From Biology-Online Dictionary | Biology-Online Dictionary


Origin: L. Aurora, for ausosa, akin to gr, dawn, Skr. Ushas, and E. East.

1. The rising light of the morning; the dawn of day; the redness of the sky just before the sun rises.

2. The rise, dawn, or beginning.

3. The roman personification of the dawn of day; the goddess of the morning. The poets represented her a rising out of the ocean, in a chariot, with rosy fingers dropping gentle dew.

4. (Science: botany) a species of crowfoot.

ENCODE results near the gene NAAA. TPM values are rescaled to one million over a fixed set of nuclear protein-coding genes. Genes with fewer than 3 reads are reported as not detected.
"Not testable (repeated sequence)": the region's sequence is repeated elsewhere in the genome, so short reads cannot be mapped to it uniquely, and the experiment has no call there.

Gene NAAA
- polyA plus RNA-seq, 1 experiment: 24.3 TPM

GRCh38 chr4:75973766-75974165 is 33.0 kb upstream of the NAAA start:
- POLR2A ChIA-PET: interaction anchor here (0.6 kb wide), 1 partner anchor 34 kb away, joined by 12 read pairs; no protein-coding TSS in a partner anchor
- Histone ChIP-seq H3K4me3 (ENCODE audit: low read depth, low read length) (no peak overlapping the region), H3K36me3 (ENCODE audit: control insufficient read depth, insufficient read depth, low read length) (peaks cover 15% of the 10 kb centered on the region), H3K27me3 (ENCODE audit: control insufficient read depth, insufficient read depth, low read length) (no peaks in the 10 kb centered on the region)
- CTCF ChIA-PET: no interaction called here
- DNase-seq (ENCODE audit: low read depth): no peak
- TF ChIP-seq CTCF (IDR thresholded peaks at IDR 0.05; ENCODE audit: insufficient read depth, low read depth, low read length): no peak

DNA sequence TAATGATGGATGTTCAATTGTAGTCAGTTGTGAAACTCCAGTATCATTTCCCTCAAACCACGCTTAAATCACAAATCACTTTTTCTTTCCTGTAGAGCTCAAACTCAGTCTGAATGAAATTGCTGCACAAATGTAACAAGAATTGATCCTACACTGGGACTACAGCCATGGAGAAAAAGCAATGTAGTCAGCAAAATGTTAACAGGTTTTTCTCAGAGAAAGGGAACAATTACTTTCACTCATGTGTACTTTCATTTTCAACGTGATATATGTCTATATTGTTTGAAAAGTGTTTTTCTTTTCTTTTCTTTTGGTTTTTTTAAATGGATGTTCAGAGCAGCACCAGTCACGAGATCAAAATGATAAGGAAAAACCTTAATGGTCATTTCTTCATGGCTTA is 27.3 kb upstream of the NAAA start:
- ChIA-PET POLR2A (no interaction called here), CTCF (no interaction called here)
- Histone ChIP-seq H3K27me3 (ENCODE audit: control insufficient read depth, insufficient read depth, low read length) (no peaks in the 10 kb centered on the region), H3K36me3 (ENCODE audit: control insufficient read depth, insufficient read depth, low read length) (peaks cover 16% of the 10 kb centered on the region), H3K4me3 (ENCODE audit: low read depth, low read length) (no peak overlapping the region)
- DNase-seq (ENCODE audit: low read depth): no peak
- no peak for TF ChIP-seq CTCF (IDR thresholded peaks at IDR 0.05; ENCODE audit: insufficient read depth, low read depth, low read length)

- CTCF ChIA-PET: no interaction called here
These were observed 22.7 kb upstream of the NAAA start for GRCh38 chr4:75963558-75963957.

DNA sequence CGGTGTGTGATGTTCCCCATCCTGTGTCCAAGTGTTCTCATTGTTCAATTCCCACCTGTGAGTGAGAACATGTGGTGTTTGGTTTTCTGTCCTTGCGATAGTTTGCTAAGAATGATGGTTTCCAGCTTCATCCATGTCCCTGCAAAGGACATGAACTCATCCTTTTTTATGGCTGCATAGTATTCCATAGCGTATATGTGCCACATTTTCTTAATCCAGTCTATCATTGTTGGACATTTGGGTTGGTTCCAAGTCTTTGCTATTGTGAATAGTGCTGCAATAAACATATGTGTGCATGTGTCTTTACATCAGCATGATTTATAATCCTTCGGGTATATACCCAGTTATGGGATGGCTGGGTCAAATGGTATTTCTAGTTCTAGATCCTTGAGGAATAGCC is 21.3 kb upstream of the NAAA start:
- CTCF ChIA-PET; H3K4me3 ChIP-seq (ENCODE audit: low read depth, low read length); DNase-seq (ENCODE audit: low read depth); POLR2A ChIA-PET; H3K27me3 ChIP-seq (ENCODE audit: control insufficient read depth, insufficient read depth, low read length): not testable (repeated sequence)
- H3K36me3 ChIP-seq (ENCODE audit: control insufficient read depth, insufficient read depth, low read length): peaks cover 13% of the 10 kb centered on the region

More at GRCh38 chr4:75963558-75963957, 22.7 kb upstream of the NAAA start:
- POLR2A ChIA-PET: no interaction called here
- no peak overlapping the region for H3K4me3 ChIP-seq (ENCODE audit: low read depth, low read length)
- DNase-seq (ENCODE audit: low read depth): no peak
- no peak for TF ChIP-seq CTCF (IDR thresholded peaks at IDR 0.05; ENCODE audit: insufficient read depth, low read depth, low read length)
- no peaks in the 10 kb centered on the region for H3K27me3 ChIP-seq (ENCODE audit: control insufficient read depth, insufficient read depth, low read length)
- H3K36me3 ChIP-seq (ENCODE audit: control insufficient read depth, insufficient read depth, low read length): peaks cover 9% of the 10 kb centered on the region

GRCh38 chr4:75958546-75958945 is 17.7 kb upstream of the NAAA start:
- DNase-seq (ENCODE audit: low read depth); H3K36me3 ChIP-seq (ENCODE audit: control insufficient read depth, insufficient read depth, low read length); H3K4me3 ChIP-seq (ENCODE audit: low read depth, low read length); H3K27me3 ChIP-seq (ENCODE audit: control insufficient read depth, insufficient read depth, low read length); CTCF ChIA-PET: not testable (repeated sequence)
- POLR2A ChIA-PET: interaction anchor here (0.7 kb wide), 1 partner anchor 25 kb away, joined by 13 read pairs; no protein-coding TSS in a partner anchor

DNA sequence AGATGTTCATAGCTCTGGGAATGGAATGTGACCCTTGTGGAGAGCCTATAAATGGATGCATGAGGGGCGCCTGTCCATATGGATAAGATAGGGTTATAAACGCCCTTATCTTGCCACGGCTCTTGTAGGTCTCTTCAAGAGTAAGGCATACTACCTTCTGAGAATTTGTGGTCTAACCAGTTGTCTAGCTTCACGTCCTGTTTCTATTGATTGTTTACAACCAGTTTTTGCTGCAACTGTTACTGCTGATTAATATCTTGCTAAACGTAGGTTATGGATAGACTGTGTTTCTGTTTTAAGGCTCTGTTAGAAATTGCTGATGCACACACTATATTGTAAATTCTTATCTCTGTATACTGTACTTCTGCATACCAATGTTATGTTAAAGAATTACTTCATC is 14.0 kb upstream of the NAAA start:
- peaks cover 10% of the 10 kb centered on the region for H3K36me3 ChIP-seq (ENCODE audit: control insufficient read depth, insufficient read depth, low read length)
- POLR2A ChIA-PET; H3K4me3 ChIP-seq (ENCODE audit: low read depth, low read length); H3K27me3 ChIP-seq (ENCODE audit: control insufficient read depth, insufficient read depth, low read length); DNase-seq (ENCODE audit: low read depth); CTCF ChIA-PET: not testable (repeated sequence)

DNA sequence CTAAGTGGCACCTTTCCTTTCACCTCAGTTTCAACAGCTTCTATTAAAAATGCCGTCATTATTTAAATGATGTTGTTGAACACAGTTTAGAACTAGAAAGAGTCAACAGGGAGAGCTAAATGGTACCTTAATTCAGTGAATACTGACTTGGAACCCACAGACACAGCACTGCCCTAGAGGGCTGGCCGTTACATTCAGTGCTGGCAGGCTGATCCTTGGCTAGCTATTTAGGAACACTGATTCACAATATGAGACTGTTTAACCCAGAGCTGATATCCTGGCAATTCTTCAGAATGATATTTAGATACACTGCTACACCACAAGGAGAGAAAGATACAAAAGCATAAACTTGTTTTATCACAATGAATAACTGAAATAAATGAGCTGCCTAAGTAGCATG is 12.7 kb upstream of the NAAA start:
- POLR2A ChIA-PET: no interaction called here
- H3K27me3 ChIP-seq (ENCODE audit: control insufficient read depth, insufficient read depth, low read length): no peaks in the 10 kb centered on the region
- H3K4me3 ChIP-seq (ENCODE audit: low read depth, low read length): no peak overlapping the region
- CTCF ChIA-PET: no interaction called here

5. The aurora borealis or aurora australis (northern or southern lights). Aurora borealis, i. E, northern daybreak; popularly called northern lights. A luminous meteoric phenomenon, visible only at night, and supposed to be of electrical origin. This species of light usually appears in streams, ascending toward the zenith from a dusky line or bank, a few degrees above the northern horizon; when reaching south beyond the zenith, it forms what is called the corona, about a spot in the heavens toward which the dipping needle points. Occasionally the aurora appears as an arch of light across the heavens from east to west. Sometimes it assumes a wavy appearance, and the streams of light are then called merry dancers. They assume a variety of colours, from a pale red or yellow to a deep red or blood colour. The aurora australis is a corresponding phenomenon in the southern hemisphere, the streams of light ascending in the same manner from near the southern horizon.